Skip to content

Concerns raised over move of Hackney dementia patients out to East Ham

East Ham Care Centre. Photograph: East London Foundation Trust.

A local health charity is “very concerned” about the proposed move of all care for East London’s older inpatients with complex dementia to one site at Sally Sherman Ward at East Ham Care Centre.

Healthwatch spoke out in reaction to plans that would see Hackney families reliant on public transport travelling for hours to visit their loved ones, in a public questioning of the proposal to move those with dementia from their current location at Thames Ward in Mile End Hospital.

Jon Williams, executive director of Healthwatch Hackney, underlined the context of the planned move, which comes 18 months after the loss of inpatient services at Cedar Lodge in Homerton.

Williams said: “Cedar Lodge’s beds, and patients, moved to Mile End Hospital despite local people’s concern.

“At the time we were told Mile End Hospital would be the very best place for these patients because they would have access to expert hospital staff and crash teams. 

“Now we are told that Mile End is not so good after all, and actually the best care for our most vulnerable older people with dementia will be in East Ham. 

“This change runs counter to what we are constantly being told about future care in the new NHS happening ‘closer to home’.

“The move means family carers will have to endure longer bus journeys, potentially a couple of hours more at certain points of the day, and this is likely to mean patients will receive fewer visits over time.”

ELFT has said that it “wished” it could have offered East Ham as an option when services were moved to Tower Hamlets, but space was not available at the time.

Williams added that while he felt East London Foundation Trust (ELFT) are making a “reasonable case” for the quality of care to be provided at East Ham, the borough’s vulnerable dementia patients are “moving ever eastwards and much further away from their families.”

ELFT’s case for change, to be presented to a council meeting tonight, recognises that the move will be “unsettling” for patients and their families, with consultant psychiatrists to be on hand to prepare them and agree individualised transfer plans.

For those travelling for over 45 minutes to get to East Ham, ELFT had said they could provide taxis, payment towards parking costs or provide hospital transport.

It is understood that both Thames and Sally Sherman wards are currently underutilised, with ELFT predicting a £900k saving in the consolidation of the two at East Ham.

However, future forecasts predict that demand for beds at Sally Sherman will outstrip supply by 2024, with ELFT saying that it is currently planning to develop increased expertise at nursing homes to manage more complex cases.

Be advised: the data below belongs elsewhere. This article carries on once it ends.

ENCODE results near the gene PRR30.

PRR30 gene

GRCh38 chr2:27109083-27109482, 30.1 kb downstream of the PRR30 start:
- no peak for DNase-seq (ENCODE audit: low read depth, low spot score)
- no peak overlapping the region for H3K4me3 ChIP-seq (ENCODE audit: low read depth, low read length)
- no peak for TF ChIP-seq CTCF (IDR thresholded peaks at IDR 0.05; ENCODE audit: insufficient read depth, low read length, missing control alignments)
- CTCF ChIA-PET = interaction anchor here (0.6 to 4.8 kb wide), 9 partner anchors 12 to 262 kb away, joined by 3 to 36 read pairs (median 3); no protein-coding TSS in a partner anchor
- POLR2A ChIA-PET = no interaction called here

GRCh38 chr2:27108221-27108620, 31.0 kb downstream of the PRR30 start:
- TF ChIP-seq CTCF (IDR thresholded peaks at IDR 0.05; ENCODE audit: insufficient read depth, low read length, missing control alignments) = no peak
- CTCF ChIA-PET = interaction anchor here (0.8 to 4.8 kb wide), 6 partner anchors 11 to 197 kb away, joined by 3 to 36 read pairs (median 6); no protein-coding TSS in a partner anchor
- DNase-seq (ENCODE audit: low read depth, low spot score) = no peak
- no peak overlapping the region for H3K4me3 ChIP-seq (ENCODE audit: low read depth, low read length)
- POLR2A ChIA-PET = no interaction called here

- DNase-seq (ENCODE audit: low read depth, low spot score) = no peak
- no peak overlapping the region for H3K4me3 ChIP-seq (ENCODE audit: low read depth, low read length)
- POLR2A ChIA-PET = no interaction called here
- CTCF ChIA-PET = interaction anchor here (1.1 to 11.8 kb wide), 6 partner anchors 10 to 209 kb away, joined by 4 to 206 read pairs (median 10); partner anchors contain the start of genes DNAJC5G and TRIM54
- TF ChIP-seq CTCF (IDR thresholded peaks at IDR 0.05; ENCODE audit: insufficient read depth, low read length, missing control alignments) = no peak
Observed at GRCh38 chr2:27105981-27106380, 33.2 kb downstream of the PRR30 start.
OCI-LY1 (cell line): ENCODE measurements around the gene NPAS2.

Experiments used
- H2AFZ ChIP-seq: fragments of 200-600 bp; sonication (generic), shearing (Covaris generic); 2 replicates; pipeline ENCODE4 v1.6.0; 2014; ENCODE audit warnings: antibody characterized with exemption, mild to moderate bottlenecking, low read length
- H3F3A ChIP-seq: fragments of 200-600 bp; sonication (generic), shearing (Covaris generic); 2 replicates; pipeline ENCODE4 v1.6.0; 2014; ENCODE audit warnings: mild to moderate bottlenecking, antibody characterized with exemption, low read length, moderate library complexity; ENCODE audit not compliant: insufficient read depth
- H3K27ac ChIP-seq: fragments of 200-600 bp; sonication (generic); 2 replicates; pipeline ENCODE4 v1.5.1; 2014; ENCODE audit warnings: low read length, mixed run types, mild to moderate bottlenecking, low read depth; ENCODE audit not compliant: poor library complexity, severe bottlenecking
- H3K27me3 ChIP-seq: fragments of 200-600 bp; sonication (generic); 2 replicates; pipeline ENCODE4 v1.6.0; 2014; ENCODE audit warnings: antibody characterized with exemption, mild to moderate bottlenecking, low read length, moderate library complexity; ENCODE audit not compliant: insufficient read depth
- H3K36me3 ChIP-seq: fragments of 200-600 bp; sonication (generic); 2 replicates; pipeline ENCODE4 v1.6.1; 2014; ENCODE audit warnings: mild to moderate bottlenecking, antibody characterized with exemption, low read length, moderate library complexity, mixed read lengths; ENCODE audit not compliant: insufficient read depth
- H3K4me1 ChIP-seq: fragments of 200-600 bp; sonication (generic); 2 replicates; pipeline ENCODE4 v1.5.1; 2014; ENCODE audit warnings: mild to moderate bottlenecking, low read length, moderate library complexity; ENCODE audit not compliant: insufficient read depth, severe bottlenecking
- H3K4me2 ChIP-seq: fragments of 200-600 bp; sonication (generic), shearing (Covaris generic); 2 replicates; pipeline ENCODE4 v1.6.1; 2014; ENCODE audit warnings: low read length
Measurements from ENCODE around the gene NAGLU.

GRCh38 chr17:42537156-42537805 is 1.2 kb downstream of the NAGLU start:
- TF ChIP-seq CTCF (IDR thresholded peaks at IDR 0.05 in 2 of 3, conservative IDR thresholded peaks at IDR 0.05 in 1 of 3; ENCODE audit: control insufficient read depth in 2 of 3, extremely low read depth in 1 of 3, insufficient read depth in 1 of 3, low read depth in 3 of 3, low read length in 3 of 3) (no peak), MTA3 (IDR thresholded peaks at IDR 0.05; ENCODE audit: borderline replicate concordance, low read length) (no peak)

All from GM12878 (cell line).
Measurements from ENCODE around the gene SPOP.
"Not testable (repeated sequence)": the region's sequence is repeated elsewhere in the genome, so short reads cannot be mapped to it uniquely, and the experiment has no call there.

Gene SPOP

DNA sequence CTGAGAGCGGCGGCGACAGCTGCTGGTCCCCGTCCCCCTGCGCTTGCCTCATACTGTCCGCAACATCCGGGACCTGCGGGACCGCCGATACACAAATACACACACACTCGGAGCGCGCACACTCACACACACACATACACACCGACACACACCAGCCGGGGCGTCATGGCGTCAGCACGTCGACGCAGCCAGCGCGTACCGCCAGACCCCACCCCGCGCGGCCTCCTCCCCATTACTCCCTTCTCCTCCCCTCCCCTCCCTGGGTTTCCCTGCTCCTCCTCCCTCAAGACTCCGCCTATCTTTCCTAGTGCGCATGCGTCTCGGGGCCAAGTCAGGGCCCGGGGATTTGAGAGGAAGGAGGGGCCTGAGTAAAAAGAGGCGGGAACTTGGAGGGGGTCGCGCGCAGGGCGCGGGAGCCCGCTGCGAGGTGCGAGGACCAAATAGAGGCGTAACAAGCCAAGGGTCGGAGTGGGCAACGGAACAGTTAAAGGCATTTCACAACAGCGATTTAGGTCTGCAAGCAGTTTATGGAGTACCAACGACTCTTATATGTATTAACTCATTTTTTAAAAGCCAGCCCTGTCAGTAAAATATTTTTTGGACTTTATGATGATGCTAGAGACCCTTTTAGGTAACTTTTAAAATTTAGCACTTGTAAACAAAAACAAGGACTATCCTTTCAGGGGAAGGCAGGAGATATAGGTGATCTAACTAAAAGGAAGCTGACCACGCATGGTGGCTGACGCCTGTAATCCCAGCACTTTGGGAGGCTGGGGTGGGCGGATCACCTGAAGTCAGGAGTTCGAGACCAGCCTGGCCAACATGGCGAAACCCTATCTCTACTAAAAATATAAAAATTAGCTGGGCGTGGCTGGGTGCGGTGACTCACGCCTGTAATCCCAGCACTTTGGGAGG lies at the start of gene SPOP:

According to local authority figures, Hackney had 1,293 residents living with dementia in 2013.

ELFT are planning a consultation with patients and families who would be affected by the move.

Columbia Ward, which provides dementia assessment for East London patients, will remain at Mile End under the plans.

The NHS Long Term Plan, released this year, called on all NHS trusts to consolidate services where possible, in order to centralise expertise to develop “bespoke centres of excellence that can offer better therapeutic experience for local people.”

ELFT has said there will be no job losses under the plans, with staff transferring to East Ham having their current pay and benefits protected.

Paul Calaminus, ELFT’s chief operating officer, said: “We are keen to share our rationale for proposing moving older people’s inpatient services to East Ham Care Centre.

“First and foremost, we think East Ham Care Centre would provide a much nicer and more therapeutic environment for older people in Hackney.

“The unit has access to a sensory garden and has an activities department who provide a range of stimulating and interesting past-times for older people. The unit gets fantastic feedback from current patients and carers.

“Support from carers is vital during hospital admission. If this proposal is accepted, we would endeavour to support families to visit easily and regularly, paying for transport as needed.”



Real news stories don't come cheap.

The Hackney Citizen is the borough’s only independent newspaper, and is now in its tenth year.

Our hard-hitting journalism has uncovered fire safety failures in tower blocks, revealed plans to criminalise rough sleepers, exposed dodgy letting agents and reported on many other issues of public concern.

We’ve always been totally free in print and online, but advertising revenues are falling.

That’s why we’re asking for your help.

Hackney Citizen’s high quality journalism is produced by a small team on a shoestring budget, so we’re asking you to make a monthly contribution to fund our work, enabling the paper to survive and thrive.

Support the Hackney Citizen from as little as £2 per month.

Can you spare £4 a month or more? Get the paper delivered direct to your door each month! (UK only)